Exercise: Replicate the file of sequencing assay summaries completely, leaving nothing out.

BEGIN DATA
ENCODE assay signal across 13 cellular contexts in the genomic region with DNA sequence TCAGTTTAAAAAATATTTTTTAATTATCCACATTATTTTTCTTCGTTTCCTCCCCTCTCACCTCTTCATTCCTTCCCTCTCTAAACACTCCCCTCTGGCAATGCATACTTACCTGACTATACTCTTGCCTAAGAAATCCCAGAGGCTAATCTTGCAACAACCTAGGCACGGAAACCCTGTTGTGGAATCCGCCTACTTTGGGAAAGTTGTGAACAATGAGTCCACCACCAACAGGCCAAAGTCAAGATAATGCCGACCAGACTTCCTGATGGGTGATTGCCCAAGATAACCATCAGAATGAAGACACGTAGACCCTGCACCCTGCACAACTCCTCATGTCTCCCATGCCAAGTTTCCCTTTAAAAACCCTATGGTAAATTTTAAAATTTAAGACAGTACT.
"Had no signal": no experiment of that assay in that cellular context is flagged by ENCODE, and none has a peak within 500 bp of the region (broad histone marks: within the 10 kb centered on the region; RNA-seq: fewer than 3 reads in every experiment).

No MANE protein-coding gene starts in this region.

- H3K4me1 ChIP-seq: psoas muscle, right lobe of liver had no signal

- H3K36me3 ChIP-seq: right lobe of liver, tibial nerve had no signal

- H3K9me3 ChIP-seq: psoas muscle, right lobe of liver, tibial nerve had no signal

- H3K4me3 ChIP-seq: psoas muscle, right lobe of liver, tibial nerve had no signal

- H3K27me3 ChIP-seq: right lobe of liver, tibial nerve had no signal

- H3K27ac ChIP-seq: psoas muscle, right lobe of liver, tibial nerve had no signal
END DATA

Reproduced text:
ENCODE assay signal across 13 cellular contexts in the genomic region with DNA sequence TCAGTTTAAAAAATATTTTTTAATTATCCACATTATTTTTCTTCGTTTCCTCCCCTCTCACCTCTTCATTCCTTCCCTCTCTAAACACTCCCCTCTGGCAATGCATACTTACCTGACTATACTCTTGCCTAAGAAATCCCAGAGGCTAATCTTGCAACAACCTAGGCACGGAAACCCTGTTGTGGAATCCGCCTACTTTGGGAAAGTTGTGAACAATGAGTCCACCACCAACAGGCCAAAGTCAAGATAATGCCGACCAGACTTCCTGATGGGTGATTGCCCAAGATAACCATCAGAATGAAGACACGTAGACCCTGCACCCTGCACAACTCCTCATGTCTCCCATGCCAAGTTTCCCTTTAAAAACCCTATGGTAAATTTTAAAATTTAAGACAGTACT.
"Had no signal": no experiment of that assay in that cellular context is flagged by ENCODE, and none has a peak within 500 bp of the region (broad histone marks: within the 10 kb centered on the region; RNA-seq: fewer than 3 reads in every experiment).

No MANE protein-coding gene starts in this region.

- H3K4me1 ChIP-seq: psoas muscle, right lobe of liver had no signal

- H3K36me3 ChIP-seq: right lobe of liver, tibial nerve had no signal

- H3K9me3 ChIP-seq: psoas muscle, right lobe of liver, tibial nerve had no signal

- H3K4me3 ChIP-seq: psoas muscle, right lobe of liver, tibial nerve had no signal

- H3K27me3 ChIP-seq: right lobe of liver, tibial nerve had no signal

- H3K27ac ChIP-seq: psoas muscle, right lobe of liver, tibial nerve had no signal